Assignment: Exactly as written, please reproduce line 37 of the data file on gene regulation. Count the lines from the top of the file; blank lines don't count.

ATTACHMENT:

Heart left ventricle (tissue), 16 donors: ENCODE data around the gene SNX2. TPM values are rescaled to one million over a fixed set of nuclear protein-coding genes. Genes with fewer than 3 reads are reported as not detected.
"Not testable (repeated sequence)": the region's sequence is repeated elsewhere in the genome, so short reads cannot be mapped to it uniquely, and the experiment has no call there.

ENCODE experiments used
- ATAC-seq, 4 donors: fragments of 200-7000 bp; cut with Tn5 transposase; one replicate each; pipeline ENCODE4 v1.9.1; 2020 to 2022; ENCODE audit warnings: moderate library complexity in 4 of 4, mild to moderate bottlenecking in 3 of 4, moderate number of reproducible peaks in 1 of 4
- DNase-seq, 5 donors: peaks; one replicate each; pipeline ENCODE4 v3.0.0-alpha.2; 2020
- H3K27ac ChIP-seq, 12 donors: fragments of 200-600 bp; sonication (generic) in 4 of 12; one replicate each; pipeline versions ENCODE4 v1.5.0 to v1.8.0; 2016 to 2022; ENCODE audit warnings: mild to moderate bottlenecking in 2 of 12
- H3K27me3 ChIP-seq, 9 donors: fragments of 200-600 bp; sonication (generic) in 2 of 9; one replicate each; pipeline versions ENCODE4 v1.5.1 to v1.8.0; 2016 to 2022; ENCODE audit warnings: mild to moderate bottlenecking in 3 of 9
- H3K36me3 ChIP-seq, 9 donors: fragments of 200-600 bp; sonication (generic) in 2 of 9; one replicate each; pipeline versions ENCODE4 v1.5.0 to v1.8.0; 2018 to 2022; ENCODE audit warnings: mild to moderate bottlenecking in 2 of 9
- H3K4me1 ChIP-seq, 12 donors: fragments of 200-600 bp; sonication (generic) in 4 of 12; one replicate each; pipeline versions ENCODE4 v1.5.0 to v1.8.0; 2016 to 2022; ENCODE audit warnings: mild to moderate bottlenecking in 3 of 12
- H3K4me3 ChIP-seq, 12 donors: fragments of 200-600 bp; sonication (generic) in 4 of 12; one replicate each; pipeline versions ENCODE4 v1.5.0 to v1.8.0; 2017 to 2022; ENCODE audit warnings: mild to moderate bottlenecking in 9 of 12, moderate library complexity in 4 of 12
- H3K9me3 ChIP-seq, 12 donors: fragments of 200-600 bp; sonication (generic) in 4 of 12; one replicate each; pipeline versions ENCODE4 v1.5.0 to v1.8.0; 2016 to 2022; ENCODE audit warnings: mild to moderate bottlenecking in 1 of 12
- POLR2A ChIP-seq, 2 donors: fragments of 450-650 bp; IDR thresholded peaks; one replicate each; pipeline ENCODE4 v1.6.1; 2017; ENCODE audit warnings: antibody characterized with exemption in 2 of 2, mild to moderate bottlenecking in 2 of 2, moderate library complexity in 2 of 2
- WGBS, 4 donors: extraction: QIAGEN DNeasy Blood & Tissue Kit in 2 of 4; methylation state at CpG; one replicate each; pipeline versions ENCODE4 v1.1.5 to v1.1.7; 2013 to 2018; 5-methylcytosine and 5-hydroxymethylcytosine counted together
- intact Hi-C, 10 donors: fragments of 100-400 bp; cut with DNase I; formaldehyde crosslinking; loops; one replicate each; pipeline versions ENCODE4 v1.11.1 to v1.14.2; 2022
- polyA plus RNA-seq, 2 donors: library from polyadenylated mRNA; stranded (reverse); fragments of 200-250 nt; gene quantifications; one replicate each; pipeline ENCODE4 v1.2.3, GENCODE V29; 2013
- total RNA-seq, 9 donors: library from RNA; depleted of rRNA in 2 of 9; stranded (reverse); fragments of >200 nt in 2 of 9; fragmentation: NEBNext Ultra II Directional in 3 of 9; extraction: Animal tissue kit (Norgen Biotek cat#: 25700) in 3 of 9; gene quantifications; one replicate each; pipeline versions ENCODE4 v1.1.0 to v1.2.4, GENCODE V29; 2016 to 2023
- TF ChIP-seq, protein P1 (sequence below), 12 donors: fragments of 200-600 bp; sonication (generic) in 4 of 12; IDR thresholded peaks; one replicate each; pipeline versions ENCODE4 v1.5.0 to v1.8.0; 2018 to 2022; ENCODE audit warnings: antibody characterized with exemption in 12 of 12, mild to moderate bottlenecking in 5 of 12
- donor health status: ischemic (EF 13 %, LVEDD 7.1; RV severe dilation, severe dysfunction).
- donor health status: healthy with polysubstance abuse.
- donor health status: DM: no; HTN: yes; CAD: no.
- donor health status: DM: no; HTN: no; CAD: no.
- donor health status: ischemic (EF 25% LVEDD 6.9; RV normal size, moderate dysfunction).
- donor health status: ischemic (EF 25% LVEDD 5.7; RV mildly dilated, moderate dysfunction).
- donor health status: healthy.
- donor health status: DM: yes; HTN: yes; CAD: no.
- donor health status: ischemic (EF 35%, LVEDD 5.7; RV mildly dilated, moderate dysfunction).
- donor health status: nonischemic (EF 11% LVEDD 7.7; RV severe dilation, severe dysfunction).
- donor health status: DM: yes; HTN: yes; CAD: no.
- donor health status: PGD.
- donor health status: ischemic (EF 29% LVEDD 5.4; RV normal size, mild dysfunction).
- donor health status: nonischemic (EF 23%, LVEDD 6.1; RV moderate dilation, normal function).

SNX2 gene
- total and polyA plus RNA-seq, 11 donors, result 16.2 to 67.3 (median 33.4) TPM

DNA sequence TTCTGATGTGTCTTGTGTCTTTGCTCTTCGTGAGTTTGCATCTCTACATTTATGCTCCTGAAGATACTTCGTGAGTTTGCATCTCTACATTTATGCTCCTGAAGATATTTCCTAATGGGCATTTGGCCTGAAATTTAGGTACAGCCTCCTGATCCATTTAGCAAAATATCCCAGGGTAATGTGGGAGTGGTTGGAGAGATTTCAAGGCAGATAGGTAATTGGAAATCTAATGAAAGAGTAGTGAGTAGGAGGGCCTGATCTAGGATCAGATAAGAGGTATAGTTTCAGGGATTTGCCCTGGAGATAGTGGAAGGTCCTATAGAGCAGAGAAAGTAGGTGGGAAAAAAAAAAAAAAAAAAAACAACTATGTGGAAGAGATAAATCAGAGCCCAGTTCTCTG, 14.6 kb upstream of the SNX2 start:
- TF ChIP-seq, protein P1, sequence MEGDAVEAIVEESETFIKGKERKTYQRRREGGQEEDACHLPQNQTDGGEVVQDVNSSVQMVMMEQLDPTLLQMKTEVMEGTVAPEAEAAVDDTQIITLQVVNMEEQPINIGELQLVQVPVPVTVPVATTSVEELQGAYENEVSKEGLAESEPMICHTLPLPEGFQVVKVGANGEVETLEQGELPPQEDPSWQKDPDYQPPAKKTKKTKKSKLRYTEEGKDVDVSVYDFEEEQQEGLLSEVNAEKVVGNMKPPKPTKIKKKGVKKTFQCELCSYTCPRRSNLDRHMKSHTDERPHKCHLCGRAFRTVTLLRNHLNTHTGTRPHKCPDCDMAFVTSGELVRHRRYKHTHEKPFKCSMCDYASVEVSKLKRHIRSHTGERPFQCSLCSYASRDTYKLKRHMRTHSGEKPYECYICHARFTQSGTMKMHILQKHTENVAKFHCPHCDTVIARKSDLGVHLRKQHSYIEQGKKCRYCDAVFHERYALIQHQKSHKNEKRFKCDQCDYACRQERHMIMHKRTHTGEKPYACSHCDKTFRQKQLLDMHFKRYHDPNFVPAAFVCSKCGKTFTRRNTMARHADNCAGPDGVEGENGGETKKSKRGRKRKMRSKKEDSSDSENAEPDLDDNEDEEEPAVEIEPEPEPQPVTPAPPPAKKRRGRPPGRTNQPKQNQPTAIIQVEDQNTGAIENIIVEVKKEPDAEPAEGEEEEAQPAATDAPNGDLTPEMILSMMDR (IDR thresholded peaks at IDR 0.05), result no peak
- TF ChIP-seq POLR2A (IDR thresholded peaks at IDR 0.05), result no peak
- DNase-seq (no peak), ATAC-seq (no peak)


- DNase-seq (no peak), ATAC-seq (no peak)